Unraveling the Legacy of the Swiss Architect Who Helped Shape a City
Pierre Jeanneret, a Swiss architect and designer, is a name synonymous with modern architecture and design. Born on March 22, 1896, in Geneva, Switzerland, Jeanneret, alongside his more famous cousin Le Corbusier, left an indelible mark on the field of architecture and urban planning. Although often overshadowed by his celebrated cousin, Pierre Jeanneret’s contributions to the design world, particularly in India, are monumental. This article aims to unravel the legacy of this design icon, focusing on his career, his partnership with Le Corbusier, and his timeless furniture designs.
Early Life and Career
Pierre Jeanneret studied architecture at the École des Beaux-Arts in Geneva, Switzerland. After completing his studies in 1921, he began working in his cousin Charles-Édouard Jeanneret’s (known as Le Corbusier) architectural practice. This marked the beginning of a lifelong professional partnership and friendship.
In the 1920s and 1930s, Pierre Jeanneret and Le Corbusier collaborated on a number of iconic projects, including the design of Villa Savoye in Poissy, France, and the Swiss Pavilion at the Cité Internationale Universitaire in Paris. These projects showcased their commitment to modernist principles, such as functionality, minimalism, and the use of new materials and technologies.
The Chandigarh Project
In 1950, Pierre Jeanneret and Le Corbusier were invited to India by the first Prime Minister, Jawaharlal Nehru, to design and build a new capital for the Indian state of Punjab, called Chandigarh. This ambitious project aimed to create a modern, progressive city that would symbolize a newly independent India.
Pierre Jeanneret, PJ-SI-33-C Caned Bench, circa 1955-1956£16,000.00
Pierre Jeanneret Kangaroo Chair, circa 1955£27,000.00
Pierre Jeanneret, “Office” Chair, circa 1955£17,000.00
Pierre Jeanneret, Pair of Easy Armchairs, circa 1955£32,000.00
Pierre Jeanneret for Chandigarh, Teak Three-Folding Screen, c. 1957£12,000.00
Jeanneret Easy Chairs, Mid-Century Modern Chandigarh, 1965£8,000.00
Le Corbusier, Pierre Jeanneret, Charlotte Perriand LC1 Chair by Cassina, 2010£5,000.00
Le Corbusier & Pierre Jeanneret “Lawyer Chair”, 1955£16,000.00
Le Corbusier, Pierre Jeanneret and Charlotte Perriand for Cassina ‘Basculant’ Chair Model 301£4,500.00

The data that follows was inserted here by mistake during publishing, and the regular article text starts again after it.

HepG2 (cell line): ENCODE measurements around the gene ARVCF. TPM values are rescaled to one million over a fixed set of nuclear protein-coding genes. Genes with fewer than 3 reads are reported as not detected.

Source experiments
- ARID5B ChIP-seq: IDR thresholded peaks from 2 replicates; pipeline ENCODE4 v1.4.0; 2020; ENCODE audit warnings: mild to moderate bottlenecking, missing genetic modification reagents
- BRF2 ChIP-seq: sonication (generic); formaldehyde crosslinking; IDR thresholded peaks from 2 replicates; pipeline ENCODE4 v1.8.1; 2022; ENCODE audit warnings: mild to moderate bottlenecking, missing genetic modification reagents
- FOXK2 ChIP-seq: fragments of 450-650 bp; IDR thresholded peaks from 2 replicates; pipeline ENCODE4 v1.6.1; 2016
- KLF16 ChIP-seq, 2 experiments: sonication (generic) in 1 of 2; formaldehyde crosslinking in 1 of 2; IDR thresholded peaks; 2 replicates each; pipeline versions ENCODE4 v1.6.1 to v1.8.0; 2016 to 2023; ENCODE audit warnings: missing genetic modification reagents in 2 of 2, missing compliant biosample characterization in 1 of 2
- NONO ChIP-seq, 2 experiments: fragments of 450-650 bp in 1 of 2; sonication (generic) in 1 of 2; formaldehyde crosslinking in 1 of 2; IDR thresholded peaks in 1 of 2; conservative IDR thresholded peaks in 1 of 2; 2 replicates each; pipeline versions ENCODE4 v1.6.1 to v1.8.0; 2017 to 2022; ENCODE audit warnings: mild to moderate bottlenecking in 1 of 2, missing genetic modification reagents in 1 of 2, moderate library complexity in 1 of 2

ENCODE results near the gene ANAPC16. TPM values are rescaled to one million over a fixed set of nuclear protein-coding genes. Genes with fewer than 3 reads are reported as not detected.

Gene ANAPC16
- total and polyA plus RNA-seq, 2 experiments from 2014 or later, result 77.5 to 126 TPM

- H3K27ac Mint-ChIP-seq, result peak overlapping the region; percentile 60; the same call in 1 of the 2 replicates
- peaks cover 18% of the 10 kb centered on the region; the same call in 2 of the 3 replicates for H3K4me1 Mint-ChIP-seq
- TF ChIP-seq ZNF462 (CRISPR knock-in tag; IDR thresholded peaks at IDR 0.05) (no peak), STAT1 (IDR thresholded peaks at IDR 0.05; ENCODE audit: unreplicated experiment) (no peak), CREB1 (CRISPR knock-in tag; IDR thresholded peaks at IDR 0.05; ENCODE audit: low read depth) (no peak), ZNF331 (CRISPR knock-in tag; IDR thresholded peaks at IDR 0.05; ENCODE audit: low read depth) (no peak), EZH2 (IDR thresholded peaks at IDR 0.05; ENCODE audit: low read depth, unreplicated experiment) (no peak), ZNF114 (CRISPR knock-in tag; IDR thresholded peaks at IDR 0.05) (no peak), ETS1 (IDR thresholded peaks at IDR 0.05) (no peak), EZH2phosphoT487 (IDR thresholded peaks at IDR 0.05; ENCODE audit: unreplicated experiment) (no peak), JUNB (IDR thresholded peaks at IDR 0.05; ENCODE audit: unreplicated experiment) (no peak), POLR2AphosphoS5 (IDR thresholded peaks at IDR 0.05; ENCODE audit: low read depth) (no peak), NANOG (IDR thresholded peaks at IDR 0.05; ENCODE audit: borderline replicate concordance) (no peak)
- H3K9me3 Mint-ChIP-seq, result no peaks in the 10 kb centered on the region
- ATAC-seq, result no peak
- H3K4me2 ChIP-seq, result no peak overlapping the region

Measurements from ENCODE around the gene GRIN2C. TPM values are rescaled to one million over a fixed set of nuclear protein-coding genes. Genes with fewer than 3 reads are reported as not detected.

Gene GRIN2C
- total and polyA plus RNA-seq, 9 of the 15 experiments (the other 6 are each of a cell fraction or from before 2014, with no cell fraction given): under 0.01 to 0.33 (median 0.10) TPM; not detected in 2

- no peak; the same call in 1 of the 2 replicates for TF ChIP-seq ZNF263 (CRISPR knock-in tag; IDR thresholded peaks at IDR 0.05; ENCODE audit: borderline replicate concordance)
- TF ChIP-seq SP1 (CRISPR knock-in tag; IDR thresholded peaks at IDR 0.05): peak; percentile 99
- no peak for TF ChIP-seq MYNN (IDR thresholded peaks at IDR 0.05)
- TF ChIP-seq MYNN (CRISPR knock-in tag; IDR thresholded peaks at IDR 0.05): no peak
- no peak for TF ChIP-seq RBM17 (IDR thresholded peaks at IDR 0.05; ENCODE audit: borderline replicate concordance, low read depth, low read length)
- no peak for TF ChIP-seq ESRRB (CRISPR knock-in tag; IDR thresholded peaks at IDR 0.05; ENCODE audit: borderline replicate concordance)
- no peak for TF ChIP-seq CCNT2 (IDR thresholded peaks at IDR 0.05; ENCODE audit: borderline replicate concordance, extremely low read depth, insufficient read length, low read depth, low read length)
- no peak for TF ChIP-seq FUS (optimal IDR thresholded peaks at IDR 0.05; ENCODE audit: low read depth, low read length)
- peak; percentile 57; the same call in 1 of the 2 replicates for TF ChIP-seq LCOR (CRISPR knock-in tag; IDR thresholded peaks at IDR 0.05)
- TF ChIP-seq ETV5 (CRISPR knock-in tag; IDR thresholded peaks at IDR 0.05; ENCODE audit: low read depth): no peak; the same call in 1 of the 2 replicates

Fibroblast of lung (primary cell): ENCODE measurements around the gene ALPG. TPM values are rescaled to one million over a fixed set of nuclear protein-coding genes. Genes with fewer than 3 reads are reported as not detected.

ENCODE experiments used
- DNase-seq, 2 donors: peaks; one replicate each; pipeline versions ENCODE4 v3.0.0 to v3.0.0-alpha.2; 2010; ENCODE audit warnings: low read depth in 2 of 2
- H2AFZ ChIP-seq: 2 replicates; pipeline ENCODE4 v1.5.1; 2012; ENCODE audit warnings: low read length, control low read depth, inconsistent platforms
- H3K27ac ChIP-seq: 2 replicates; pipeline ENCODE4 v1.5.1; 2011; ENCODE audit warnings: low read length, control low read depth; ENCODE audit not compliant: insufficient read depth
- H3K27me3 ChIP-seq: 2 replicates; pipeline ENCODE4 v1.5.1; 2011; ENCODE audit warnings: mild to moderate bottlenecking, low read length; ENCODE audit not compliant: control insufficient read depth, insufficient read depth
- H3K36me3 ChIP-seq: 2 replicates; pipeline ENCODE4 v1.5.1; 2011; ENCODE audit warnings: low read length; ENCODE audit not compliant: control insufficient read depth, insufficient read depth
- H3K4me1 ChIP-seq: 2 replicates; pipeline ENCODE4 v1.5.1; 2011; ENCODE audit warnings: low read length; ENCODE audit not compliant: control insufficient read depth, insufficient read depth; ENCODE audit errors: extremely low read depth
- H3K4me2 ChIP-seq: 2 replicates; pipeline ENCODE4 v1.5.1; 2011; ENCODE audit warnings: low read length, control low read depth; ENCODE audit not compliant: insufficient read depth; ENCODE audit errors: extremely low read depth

Pierre Jeanneret played a significant role in the Chandigarh project, working as the Chief Architect and Urban Planning Advisor. He designed numerous buildings, including the Gandhi Bhawan at Punjab University, the High Court, and the Assembly Hall. Jeanneret also developed a modular system for building low-cost housing, which was vital for the city’s growth.
Pierre Jeanneret’s furniture designs, often overshadowed by his architectural work, are now considered design classics. His furniture pieces were functional, minimalist, and utilized locally sourced materials like teak and cane. His most famous design, the “Chandigarh Chair,” features a V-shaped leg structure and a caned seat and back. These chairs were initially designed for government offices in Chandigarh, but have since become highly sought after by design enthusiasts and collectors worldwide.
Pierre Jeanneret passed away on December 4, 1967, in Geneva, Switzerland. Despite being overshadowed by his cousin Le Corbusier, Jeanneret’s work has gained recognition over time, and his influence on the world of design is undeniable.
Today, Pierre Jeanneret’s architectural and furniture designs continue to be celebrated and studied by architects, designers, and historians worldwide. His commitment to modernism, functionality, and a forward-thinking approach to design remains an inspiration for generations to come. As we celebrate the life and work of this design icon, let us remember that Pierre Jeanneret’s legacy is not just about the buildings and furniture he created, but also the profound impact he had on the development of modern architecture and design as we know it today.
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